Public benefit organization ( pl, organizacja pożytku publicznego, often abbreviated OPP) is a term used in
Polish law The Polish law or legal system The contemporary national legal systems are generally based on one of four basic systems A system is a group of interacting or interrelated elements that act according to a set of rules to form a unified whol ...
, introduced on 1 January 2004 by the statute on public good activity and
volunteering Volunteering is a voluntary act of an individual or group freely giving time and labour for community service. Many volunteers are specifically trained in the areas they work, such as medicine, education, or emergency rescue. Others serve on ...

volunteering
. Charitable organizations of public good are allowed to receive 1% of
income tax An income tax is a tax A tax is a compulsory financial charge or some other type of levy imposed on a taxpayer (an individual or legal entity In law Law is a system A system is a group of Interaction, interacting or interrelate ...
from individuals, so they are "tax-deductible organizations". To receive such status, an organization has to be a
non-governmental organization A non-governmental organization, or simply an NGO, is an organization An organization, or organisation (Commonwealth English The use of the English language English is a of the , originally spoken by the inhabitants of ...
(political parties and trade unions do not qualify), involved in specific activities related to public good as described by the law, and be sufficiently transparent in its activities, governance and finances. Also data has shown that this evidence is to the point and makes sense. Polish charitable organizations with that status include Związek Harcerstwa Polskiego, Great Orchestra of Christmas Charity,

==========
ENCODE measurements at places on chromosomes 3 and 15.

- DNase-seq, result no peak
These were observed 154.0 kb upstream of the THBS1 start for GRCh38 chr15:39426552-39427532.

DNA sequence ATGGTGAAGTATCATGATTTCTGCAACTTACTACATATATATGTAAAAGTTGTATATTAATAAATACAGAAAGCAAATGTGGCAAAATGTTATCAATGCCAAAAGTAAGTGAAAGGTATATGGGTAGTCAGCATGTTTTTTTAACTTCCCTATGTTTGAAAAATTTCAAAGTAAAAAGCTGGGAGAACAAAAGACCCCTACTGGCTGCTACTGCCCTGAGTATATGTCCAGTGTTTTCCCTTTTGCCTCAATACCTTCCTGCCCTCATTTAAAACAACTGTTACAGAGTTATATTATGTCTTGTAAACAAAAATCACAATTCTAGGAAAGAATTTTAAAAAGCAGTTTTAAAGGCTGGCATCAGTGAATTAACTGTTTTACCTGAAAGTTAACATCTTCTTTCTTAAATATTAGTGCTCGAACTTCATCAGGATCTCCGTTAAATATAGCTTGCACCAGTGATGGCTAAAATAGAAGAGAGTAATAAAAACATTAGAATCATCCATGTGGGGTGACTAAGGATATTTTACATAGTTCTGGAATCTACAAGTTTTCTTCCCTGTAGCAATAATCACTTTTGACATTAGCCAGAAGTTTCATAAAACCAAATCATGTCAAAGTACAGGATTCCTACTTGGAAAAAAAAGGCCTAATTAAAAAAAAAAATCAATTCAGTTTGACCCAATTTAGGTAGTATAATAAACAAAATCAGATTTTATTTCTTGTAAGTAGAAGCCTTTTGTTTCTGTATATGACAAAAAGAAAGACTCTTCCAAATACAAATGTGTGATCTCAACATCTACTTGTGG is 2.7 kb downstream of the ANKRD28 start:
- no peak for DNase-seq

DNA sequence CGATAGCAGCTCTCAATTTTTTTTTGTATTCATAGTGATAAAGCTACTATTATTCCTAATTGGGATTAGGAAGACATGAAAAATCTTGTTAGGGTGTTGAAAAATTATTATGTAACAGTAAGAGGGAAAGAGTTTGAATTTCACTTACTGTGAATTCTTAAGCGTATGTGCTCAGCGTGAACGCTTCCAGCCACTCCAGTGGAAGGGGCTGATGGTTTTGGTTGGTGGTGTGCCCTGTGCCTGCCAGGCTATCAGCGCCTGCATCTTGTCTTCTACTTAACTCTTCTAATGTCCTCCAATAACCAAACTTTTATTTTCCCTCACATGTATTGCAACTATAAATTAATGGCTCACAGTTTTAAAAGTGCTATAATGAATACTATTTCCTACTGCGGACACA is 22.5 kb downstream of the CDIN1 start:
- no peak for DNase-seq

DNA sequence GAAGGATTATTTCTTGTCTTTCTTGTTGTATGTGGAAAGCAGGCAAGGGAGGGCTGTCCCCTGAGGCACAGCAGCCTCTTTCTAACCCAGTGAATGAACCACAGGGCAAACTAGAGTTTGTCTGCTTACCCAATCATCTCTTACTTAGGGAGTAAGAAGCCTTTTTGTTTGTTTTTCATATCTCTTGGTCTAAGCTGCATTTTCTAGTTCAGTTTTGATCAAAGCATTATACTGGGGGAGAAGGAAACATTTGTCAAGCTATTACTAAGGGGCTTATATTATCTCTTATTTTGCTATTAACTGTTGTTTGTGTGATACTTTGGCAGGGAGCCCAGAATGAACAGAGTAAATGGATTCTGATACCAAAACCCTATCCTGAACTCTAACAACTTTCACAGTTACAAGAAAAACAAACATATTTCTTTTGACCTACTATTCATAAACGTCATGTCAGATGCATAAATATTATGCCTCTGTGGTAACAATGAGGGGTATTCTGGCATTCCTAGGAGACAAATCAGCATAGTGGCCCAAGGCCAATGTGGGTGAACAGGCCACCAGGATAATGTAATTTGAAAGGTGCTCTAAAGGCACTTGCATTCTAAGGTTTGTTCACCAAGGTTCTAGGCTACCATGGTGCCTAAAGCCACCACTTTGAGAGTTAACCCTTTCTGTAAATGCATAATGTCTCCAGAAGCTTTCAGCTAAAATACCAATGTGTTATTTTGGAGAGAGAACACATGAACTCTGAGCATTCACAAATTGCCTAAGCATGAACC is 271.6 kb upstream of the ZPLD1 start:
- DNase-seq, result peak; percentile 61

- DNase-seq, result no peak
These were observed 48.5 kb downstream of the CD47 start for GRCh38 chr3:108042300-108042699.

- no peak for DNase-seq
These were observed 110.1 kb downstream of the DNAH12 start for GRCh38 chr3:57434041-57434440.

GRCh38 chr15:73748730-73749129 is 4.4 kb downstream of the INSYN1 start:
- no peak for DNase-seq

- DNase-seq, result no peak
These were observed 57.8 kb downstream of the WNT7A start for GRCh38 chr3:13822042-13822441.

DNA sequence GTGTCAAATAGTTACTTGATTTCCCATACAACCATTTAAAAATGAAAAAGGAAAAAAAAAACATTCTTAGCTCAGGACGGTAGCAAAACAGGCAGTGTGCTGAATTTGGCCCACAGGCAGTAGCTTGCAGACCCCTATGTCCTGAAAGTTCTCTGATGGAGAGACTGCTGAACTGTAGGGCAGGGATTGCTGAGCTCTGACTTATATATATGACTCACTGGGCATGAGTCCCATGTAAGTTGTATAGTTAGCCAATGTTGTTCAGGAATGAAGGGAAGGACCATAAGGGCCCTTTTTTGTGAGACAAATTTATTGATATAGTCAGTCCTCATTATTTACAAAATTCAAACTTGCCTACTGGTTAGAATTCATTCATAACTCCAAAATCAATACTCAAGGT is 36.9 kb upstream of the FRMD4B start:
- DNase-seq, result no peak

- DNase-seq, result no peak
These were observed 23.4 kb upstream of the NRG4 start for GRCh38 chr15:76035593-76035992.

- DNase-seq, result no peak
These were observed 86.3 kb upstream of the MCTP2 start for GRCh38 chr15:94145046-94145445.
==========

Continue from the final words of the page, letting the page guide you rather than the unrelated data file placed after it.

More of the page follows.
KARTA Center The KARTA Center ( pl, Ośrodek KARTA) or The KARTA Center Foundation ( pl, Fundacja Ośrodka KARTA) is a Poland, Polish non-governmental public benefit organization, whose aim is documenting and popularizing the recent history of Poland and histor ...
,
Institute of Public Affairs The Institute of Public Affairs (IPA) is a conservative, non-profit free market public policy think tank A think tank, or policy institute, is a research institute A research institute, research centre, or research center is an establishment f ...
, Silesian Fantasy Club, Polish Historical Society (Polish), Polish Historical Society, and Polish chapter of Wikimedia Foundation.


Singapore

The legal situation in Singapore is regulated in the Singapore Charities Act (Chapter 37). Charities in Singapore must be registered with the Charities Directorate of the Ministry of Community Development, Youth and Sports. One can also List of voluntary welfare organisations in Singapore, find specific organizations that are members of the National Council of Social Service (NCSS) which is operated by the Ministry of Social and Family Development.


Ukraine